I have 3 shelves worth of books that I have bought and paid for, but haven't read. This goal recognizes how ridiculous that is. Here's my progress:
1. "The Old Man and the Sea," by Ernest Hemingway
Notes: Hemingway writes the books that I wish I had written. There is not a single extra word used in the entire book, and he is probably the best I have ever read at saying as much as possible with as little as possible. Great book dealing with Man's resistance and acceptance of hardship.
"Let him think I am more man than I am, and I will be so."
"...And pain does not matter to a man."
"I must hold his pain where it is, he thought. Mine does not matter. I can control mine. But his could drive him mad."
2. "In a Sunburned Country," by Bill Bryson
Notes: Witty and charming humor, like all of Bryson's books. A bit more fact-heavy than some of his stories that I liked better, which is why it sat unfinished on my shelf for so long.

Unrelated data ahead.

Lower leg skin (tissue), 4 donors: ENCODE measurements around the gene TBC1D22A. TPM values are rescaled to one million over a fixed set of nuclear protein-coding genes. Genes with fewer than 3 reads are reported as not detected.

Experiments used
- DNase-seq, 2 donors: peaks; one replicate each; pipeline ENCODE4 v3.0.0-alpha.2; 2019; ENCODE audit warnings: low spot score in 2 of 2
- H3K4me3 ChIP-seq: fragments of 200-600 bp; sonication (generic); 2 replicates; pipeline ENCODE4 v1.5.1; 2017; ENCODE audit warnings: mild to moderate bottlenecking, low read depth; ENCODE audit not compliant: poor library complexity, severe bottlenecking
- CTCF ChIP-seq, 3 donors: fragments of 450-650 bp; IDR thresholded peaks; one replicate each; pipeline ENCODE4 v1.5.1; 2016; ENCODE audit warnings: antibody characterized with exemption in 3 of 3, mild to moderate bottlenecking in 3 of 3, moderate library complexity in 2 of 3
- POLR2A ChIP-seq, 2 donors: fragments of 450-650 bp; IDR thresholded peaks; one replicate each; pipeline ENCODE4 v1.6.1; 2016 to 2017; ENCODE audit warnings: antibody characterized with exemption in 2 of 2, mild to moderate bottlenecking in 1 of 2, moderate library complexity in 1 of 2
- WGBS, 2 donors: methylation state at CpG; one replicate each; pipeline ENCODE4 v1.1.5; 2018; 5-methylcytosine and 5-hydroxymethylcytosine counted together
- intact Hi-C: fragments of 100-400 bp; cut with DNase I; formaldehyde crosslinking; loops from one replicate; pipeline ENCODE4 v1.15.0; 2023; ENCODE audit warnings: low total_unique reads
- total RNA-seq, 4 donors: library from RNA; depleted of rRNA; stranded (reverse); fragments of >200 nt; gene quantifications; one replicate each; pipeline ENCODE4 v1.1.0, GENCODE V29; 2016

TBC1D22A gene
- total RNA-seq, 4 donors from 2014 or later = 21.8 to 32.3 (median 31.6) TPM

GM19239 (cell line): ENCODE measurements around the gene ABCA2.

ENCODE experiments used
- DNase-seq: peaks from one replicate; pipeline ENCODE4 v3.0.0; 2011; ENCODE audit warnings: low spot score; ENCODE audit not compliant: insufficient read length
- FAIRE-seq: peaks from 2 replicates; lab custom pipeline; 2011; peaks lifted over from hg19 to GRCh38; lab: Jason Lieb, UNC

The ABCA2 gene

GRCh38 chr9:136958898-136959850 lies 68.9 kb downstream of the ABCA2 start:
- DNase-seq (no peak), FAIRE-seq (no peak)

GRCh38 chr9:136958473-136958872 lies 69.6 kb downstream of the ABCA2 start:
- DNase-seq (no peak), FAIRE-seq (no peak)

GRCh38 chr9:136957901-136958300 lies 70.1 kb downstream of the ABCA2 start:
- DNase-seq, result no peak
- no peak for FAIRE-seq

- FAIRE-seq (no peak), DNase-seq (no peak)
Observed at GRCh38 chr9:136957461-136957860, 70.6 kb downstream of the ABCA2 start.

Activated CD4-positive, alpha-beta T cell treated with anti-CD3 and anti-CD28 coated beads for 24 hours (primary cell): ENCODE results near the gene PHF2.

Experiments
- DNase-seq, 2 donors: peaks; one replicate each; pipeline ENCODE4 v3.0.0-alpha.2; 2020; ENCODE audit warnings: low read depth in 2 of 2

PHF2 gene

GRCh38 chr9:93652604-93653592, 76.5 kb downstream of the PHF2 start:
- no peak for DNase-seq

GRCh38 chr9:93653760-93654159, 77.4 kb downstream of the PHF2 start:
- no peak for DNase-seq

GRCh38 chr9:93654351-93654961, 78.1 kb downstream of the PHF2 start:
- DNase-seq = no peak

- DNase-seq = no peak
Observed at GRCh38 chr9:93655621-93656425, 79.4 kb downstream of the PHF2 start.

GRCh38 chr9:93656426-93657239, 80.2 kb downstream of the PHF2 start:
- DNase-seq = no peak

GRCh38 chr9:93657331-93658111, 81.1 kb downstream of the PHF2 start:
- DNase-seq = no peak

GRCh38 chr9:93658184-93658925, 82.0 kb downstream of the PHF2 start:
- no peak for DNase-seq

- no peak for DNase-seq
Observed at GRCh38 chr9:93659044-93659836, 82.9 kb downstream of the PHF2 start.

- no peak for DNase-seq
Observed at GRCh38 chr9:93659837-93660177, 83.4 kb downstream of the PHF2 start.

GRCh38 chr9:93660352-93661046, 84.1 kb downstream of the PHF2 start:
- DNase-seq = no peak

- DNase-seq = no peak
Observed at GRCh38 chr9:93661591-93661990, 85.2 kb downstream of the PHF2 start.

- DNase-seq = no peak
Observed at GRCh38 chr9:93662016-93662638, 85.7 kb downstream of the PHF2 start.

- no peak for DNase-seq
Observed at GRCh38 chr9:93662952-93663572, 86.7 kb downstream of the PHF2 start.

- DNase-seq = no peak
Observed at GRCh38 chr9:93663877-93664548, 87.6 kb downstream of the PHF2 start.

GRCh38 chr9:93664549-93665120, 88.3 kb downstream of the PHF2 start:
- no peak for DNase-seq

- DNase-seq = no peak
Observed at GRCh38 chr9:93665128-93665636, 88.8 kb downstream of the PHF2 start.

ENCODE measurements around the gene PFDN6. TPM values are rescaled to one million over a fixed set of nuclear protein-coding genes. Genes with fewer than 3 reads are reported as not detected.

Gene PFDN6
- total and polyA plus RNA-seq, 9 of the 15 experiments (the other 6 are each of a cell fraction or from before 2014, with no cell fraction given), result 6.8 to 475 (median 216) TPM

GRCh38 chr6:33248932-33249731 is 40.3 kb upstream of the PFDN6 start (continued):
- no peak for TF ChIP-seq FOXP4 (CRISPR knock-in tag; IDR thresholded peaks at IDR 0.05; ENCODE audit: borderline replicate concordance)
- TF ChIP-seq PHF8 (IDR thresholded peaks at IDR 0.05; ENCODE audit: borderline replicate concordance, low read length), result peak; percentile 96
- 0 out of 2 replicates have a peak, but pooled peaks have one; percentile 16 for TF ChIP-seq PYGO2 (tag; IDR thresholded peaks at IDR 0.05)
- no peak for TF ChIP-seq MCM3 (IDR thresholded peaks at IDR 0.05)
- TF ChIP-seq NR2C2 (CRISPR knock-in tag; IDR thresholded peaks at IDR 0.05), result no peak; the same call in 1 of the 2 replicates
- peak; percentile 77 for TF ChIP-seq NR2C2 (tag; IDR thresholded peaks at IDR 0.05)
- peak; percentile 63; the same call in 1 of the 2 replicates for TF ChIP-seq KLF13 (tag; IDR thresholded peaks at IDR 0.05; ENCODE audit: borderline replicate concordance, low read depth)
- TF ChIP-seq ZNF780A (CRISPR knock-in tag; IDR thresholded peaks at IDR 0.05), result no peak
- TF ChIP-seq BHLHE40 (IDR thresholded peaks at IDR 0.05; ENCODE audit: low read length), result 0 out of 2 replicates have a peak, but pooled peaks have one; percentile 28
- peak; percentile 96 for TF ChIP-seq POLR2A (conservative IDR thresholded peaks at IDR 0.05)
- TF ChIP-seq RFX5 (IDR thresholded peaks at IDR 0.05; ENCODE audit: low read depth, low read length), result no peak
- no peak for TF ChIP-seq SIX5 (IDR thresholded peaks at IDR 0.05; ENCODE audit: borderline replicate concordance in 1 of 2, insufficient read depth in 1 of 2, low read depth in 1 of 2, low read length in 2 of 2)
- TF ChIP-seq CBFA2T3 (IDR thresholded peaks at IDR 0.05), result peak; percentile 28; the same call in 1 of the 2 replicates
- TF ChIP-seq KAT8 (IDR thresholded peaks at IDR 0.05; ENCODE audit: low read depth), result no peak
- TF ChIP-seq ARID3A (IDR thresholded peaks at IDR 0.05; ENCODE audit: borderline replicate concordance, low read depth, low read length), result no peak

3. "Cities of the Plain," by Cormac McCarthy
Notes: 3rd part of McCarthy's "The Border Trilogy," and it was the best of the 3. Understated writing, with brutality, violence and dark humor. GREAT book.
"What is wrong with this story is that it is not a true story. Men have in their minds a picture of how the world will be. How they will be in that world. The world may be many different things for them but there is one world that will never be and that is the world they dream of. Do you believe that?"
"You didn't answer [my question.]"
"Ask it again."
"Let me ask you this instead."
"He's in trouble, aint he?"
Eduardo smiled. He blew cigar smoke across the glass top of his desk. "That is not a question," he said.
4. "This Bloody Mary is the Last Thing I Own," by Jonathon Rendell
Notes: A journey to the end of boxing. Jonathon was a sports writer, enamored of boxing, and ends up managing the career of an aspiring contender. As they climb the ranks, Jonathon ends up encountering all the seedier sides of boxing's underbelly. Good story, but a bit depressing as the author finds the "bad" of boxing to eventually overwhelm any "good" in the sport.